January 9, 2009  ·  Lessig


Here’s the original segment.

Sam did the first remix of my Colbert appearance.

Jim Vanaria did another.

This is the first video remix I’ve seen.

Here’s a remix from the Eclectic Method Mix.

And the audio to the show is available to be remixed on ccMixter here.

Colbert says (or more accurately, “says”) you can’t remix this. I say please do.

  • Todd

    It was only a matter of time. Not a bad job, either!

  • David

    This is really good and funny!

  • nico

    damn, that was quick!

  • Pat

    First video remix I have seen:

  • Max

    Why don’t you show the post the original clip? It looks like you took quite a bitch slapping!

  • http://russelldad.blogspot.com Paul Russell

    Great job on Colbert! I loved the Change Congress vibe towards the end as well.

    Max, I have to disagree, when Colbert remixed REMIX, Larry’s response was perfect.

    Larry: “Now put that on eBay. Do you thing it’s worth more or less than it is on Amazon right now?”
    Colbert: “Much more!”

    There’s nothing like turning an attempt at an insult on its head to make your point. Well done Larry!

    As always Colbert came on strong, but he was clearly baiting people to remix the interview. And so far the remixes have been very entertaining!

  • http://anthonybailey.net/ Anthony Bailey

    I can’t watch the original interview from here in the UK – Comedy Central does not consider us worthy. Perhaps someone could publish a remix that artistically comments on the theme of the original by being identical to it.

  • http://www.youtube.com/watch?v=IxwvIdr21Uw Remix
  • http://scialdone.blogspot.com Marco

    Really funny :-)

    Larry: “Now put that on eBay. Do you thing it’s worth more or less than it is on Amazon right now?”
    Colbert: “Much more!”

    This is pure talent! :-)

  • ryan

    @Max: yeah Colbert was on fire that night, and unfortunately Larry was no match. At one point Larry looked so lost that Colbert asked him whether he was tired. I’m not convinced that the average viewer walked away with a strong message in favor of Remix culture.

  • http://arunprasannan.com/ Polar

    Anthony Bailey:

    Putting the videoId from colbertnation into TDS’s player works in the UK: http://www.thedailyshow.com/video/index.jhtml?videoId=215454

    Alternatively, you could use the embed code in a data URL, or a local HTML page.

  • Larry

    I saw the Colbert segment and it seemed to me that Mr. Lessig implied that most of the currently illegal sharing of copyrighted materials (70% of some population are guilty – “our children”, “college students” – I’ve forgotten which) is for purposes of remixing. I doubt that’s true and Lessig didn’t say that was true but that was the implication I took.

    I know the Colbert interview format doesn’t encourage careful argument.

  • http://www.songsinc.com Schuyler Joy

    Here’s a clip for Anthony Bailey before they take it down!


  • http://www.songsinc.com Schuyler Joy

    As a former lifetime major record label executive, I can tell you that some of us also see what Mr. Lessig sees and agree with the premise!

    Some of us built a business based on this premise a couple of years ago and its now booming! While I think people should be able to retain ownership in what they create, there is no reason why they cannot also choose to share it and allow others to take elements of it and create something new….again and again and again.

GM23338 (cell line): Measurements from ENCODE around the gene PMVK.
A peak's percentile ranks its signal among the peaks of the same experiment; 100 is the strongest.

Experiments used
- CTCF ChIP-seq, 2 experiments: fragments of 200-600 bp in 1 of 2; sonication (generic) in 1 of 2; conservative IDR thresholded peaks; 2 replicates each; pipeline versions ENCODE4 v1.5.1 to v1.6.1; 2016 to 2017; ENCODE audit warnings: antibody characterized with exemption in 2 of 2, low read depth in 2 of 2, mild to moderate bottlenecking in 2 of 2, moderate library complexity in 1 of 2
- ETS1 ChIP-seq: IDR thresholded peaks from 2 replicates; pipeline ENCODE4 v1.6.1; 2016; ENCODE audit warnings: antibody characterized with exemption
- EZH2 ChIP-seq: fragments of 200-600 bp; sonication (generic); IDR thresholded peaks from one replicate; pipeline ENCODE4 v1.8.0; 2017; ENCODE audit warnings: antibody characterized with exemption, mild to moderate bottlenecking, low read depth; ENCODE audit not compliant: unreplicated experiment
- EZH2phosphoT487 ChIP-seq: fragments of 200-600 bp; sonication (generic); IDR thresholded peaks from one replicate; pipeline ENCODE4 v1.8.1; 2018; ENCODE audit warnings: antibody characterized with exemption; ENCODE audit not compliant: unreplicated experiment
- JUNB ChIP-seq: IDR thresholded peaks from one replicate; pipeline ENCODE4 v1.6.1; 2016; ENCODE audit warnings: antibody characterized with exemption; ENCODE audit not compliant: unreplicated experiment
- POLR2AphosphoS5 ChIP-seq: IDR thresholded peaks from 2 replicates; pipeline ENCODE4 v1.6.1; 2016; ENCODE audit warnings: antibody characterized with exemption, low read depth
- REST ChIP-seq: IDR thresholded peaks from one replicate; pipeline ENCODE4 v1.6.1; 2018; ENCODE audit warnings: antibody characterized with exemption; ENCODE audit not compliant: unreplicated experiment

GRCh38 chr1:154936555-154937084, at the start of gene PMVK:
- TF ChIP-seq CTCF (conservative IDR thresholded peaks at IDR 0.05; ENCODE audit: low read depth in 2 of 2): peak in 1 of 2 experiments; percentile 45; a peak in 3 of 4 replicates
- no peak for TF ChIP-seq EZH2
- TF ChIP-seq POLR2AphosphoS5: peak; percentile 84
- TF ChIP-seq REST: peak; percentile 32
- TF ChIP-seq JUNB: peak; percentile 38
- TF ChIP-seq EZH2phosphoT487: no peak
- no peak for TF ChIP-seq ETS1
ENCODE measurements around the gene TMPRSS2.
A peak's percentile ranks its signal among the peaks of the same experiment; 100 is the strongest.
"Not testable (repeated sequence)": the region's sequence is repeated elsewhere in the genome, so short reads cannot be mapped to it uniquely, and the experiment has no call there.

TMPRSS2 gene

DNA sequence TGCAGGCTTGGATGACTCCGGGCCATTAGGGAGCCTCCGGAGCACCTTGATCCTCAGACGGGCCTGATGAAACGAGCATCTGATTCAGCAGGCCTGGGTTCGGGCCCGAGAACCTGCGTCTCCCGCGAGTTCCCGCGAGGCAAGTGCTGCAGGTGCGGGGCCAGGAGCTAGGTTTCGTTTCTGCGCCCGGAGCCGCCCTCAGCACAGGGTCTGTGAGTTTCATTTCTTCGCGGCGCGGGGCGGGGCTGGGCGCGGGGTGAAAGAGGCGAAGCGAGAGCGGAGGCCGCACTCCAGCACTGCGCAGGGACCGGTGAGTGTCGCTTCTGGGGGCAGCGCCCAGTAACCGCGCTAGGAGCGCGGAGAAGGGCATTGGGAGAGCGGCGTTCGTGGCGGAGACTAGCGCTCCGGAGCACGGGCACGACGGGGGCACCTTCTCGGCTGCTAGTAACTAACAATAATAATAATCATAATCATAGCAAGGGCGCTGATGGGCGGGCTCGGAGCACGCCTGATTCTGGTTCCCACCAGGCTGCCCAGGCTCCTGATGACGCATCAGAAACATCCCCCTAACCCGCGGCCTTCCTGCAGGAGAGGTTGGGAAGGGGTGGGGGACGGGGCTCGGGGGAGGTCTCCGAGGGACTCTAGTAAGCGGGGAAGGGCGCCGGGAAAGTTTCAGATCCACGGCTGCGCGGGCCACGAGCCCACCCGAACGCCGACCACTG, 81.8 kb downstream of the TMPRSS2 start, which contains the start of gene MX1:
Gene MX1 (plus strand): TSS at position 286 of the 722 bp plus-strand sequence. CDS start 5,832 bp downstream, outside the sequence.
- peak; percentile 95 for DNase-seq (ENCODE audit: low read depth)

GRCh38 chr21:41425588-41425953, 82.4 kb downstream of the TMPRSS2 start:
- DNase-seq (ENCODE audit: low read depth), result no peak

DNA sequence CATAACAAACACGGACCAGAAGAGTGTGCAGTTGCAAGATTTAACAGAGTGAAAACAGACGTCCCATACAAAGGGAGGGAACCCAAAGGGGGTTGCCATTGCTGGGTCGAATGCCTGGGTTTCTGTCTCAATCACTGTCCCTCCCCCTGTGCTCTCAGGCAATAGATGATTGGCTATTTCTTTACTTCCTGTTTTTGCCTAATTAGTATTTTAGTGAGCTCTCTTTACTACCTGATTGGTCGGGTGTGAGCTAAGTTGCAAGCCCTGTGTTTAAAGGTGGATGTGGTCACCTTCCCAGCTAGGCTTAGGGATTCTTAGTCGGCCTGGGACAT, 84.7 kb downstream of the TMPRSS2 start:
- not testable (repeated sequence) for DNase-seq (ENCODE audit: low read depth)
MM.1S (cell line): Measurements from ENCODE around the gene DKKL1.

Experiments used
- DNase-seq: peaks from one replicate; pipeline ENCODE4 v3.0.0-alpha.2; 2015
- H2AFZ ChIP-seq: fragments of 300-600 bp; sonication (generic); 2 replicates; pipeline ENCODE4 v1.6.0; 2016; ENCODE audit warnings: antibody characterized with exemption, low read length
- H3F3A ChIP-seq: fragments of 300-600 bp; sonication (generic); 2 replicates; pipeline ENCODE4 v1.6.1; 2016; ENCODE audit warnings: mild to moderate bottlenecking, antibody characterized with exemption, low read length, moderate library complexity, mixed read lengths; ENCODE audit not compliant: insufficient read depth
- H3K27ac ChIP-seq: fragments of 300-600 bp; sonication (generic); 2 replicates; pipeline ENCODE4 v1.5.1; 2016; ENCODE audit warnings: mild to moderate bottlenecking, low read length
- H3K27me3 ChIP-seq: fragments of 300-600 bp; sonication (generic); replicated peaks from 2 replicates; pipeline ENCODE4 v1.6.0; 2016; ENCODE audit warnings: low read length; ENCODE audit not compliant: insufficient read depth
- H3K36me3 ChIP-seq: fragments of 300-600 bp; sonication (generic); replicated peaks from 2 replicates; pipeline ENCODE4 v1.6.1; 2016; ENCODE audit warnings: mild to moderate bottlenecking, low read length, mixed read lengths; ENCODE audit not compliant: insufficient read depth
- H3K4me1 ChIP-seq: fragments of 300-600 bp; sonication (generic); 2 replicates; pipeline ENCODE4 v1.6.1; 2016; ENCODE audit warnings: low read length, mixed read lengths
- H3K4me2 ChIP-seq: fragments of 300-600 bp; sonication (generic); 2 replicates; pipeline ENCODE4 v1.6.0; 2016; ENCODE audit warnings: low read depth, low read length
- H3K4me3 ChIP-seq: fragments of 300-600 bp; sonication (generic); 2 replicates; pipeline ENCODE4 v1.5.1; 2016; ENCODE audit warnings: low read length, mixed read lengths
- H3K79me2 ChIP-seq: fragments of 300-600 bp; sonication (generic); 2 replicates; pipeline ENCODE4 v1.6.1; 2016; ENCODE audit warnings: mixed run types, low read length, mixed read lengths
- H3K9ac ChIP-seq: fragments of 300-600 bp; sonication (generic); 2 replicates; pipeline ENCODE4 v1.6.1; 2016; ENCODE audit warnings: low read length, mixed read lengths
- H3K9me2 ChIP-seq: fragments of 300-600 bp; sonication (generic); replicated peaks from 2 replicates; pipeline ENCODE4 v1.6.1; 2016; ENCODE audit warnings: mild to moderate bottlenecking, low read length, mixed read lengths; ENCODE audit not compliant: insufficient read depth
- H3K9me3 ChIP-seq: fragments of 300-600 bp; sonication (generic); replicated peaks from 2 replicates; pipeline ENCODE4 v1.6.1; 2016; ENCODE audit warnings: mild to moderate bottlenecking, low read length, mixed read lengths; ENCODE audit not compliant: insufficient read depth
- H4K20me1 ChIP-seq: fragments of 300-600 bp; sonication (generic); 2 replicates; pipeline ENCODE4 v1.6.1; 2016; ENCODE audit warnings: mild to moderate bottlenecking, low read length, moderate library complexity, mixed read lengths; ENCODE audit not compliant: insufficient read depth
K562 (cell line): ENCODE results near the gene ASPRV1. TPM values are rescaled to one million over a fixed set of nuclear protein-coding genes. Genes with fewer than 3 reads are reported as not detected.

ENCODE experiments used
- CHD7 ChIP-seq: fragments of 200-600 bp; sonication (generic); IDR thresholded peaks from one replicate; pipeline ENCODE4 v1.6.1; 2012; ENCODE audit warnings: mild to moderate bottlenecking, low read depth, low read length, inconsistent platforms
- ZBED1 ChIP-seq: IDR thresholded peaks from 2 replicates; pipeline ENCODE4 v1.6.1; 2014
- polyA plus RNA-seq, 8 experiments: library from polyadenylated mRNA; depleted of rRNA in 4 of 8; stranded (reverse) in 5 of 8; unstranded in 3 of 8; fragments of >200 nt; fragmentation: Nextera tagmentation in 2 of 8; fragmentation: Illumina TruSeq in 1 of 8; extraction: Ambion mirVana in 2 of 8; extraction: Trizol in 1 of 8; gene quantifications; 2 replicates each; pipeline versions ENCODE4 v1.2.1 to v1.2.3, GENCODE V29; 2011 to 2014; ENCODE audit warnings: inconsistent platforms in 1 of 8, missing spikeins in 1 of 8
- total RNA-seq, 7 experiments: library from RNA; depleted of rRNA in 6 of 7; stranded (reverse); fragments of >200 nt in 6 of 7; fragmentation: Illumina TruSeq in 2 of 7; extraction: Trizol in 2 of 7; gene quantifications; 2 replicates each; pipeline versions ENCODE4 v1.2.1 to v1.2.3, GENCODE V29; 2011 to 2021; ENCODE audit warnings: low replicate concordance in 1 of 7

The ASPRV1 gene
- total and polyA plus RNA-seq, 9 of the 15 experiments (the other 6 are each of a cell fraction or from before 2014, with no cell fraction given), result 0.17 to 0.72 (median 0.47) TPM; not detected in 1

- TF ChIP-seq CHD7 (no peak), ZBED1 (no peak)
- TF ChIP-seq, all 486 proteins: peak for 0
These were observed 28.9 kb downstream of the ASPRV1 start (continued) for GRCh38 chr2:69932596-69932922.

Owners can put their own price tag, coming to the realization that the more they share their original, the more accessible you make the price, the more people will choose to try and use it, the more your original is the inspiration for something else new and wonderful you never would have imagined! You still have and own your original!

    Once everyone starts to see that greed and hoarding produce nothing in the end, while sharing and spreading seeds makes unfathomable plenty, there is no limit to the creative ideas and solutions that shall be born.

    Remix, Re-purpose, Re-imagine.

    It’s not about Competition….it’s about Collaboration.

  • http://joeclark.org/weblogs/ Joe Clark

    As neither Lessing nor Colbert is the copyright holder of the recording, nothing they “say” has any bearing on the legality of remixing that recording.

  • http://www.opensourcecinema.org Brett Gaylor

    Can’t imagine them getting much better than this!


  • http://www.opensourcecinema.org Brett Gaylor

    There are also a whole lot coming in here:

  • Matt

    Is Snoopy in the public domain?

  • peteremcc

    Normally agree with you Laurence, but in this case wouldn’t the TV company be the copyright holder for this content, rather than you and Stephen just because you star in it?

    The actors in a movie don’t own the copyright to that movie do they?

  • http://explore.georgetown.edu/people/mrn24/?PageTemplateID=137 Michael Nelson

    Absolutely AWESOME interview, Larry. You made all the key arguments–effectively and passionately–in less than seven minutes. When Colbert had John Perry Barlow on to talk about EFF and copyright issues, Colbert ambushed him and painted him as a pirate. In contrast, you countered every argument he made–and several he didn’t–with one exception: “Copyright should be eternal” because “it works for me” (which is the most concise summary of the MPAA position that I’ve ever heard.)

  • Bruce

    To all those who think Colbert’s argument was anything more than a straw dog: wake up! Don’t you get Colbert? It’s a satire on the “logic” of the right-wing. Clearly, he was encouraging everyone to remix the interview. He supports Lessig’s argument … he only argues the opposite to point out how silly the arguments against it are. It’s a great approach as it forces the interviewee (in this case Lessig) to focus and hone his argument. It’s a satirical Socratic method (look it up).